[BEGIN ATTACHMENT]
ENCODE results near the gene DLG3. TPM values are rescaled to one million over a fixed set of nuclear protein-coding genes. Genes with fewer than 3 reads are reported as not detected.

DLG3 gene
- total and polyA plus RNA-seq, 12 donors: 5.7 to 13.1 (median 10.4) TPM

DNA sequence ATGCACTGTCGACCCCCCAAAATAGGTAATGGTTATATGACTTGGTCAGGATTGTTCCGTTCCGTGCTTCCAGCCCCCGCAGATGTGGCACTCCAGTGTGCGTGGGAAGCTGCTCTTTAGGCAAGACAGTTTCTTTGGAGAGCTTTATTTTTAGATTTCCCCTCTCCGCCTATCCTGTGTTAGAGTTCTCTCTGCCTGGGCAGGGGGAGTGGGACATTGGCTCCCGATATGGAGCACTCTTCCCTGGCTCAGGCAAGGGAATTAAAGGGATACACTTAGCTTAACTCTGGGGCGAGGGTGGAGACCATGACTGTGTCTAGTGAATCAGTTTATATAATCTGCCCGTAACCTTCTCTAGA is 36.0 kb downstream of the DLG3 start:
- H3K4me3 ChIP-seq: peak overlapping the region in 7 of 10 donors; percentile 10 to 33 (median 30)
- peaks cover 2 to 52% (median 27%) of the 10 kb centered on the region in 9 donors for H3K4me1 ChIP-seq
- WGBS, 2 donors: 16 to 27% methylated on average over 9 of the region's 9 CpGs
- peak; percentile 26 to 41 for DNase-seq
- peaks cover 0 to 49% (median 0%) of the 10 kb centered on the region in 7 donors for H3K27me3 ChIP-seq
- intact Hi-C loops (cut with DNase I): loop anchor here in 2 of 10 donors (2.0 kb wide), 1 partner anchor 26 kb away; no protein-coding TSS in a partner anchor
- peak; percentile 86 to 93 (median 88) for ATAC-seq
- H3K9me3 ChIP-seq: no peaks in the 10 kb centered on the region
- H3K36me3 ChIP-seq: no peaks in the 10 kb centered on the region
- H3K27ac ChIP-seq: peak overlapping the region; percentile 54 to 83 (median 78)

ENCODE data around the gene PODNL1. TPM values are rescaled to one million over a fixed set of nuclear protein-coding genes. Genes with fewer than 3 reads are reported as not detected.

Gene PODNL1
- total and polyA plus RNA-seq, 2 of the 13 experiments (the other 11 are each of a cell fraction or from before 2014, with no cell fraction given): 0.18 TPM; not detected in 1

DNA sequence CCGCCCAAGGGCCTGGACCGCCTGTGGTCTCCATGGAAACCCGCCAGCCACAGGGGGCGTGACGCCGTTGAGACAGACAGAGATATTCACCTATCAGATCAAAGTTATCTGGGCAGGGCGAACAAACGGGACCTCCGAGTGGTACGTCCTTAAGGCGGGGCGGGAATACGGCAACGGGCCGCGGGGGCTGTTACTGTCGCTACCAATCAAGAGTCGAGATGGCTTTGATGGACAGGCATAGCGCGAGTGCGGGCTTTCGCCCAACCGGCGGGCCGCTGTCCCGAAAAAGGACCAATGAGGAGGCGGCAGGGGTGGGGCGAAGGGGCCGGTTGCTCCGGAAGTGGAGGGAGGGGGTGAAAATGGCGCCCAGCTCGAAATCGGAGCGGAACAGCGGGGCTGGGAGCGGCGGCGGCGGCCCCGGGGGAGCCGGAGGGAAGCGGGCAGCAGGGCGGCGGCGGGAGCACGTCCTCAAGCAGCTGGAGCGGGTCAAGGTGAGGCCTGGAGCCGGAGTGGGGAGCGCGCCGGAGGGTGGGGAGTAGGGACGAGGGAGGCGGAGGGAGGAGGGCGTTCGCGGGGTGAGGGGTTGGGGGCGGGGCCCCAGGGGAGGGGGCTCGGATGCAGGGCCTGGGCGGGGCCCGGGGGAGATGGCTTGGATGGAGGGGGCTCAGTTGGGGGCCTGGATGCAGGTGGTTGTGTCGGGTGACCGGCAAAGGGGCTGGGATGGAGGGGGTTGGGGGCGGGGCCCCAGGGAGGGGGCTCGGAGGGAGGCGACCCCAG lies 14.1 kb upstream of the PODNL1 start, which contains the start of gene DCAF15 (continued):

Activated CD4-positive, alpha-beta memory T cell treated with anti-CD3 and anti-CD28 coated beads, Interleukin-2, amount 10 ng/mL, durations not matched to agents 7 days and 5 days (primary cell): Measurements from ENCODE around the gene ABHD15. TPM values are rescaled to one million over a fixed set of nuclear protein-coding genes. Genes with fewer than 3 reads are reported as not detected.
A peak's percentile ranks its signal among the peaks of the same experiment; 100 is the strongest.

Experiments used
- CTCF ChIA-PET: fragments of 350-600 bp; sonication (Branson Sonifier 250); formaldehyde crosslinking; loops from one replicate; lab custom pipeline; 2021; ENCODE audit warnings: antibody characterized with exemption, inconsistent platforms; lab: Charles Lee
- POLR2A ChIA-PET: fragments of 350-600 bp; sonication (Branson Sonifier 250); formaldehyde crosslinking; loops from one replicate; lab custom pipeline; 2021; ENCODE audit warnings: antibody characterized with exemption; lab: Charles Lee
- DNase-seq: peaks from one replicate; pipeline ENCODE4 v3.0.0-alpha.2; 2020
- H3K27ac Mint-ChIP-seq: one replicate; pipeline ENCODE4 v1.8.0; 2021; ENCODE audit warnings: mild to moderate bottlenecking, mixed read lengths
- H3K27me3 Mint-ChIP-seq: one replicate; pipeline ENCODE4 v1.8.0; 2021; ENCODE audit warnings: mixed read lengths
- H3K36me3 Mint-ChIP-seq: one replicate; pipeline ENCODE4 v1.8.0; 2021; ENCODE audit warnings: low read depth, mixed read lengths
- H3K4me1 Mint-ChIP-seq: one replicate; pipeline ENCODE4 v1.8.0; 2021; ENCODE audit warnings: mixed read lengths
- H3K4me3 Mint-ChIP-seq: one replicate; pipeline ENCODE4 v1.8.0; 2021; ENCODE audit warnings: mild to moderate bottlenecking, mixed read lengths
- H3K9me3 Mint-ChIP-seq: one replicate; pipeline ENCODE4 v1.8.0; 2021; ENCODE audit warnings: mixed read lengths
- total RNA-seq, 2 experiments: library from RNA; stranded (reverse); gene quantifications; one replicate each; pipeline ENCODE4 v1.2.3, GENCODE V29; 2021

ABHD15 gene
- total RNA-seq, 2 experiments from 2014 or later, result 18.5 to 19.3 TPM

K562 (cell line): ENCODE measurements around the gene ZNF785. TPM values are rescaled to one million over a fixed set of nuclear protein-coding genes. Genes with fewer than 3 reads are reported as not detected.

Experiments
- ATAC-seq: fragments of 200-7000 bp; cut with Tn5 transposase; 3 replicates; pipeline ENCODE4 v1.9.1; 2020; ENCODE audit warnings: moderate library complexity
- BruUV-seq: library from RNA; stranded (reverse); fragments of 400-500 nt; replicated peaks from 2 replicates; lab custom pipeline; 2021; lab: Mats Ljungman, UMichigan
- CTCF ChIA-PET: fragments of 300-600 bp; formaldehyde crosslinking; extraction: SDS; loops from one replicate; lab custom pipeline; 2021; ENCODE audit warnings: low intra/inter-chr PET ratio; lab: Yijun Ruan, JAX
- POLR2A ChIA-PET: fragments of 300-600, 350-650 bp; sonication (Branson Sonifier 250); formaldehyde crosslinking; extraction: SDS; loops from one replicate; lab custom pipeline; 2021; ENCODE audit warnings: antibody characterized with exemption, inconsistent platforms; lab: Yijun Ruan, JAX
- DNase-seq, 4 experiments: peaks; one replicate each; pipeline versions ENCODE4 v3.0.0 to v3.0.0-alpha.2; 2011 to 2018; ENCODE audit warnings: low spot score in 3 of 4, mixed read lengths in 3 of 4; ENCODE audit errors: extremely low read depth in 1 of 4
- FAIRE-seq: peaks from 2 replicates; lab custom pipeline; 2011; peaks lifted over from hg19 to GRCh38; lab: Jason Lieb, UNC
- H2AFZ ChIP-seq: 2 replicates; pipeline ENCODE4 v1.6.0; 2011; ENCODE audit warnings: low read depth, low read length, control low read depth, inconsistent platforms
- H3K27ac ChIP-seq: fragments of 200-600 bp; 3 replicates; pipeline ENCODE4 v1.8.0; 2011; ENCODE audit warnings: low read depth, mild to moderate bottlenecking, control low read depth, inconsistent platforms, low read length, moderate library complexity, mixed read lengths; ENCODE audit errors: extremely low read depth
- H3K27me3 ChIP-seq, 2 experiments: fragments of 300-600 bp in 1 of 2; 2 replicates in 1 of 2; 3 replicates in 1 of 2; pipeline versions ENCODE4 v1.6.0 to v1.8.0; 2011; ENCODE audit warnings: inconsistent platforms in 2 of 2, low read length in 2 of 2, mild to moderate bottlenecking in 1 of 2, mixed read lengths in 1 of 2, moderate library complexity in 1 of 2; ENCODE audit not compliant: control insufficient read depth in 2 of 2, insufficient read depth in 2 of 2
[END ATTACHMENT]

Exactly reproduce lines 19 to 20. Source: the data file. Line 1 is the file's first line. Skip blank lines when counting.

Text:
Activated CD4-positive, alpha-beta memory T cell treated with anti-CD3 and anti-CD28 coated beads, Interleukin-2, amount 10 ng/mL, durations not matched to agents 7 days and 5 days (primary cell): Measurements from ENCODE around the gene ABHD15. TPM values are rescaled to one million over a fixed set of nuclear protein-coding genes. Genes with fewer than 3 reads are reported as not detected.
A peak's percentile ranks its signal among the peaks of the same experiment; 100 is the strongest.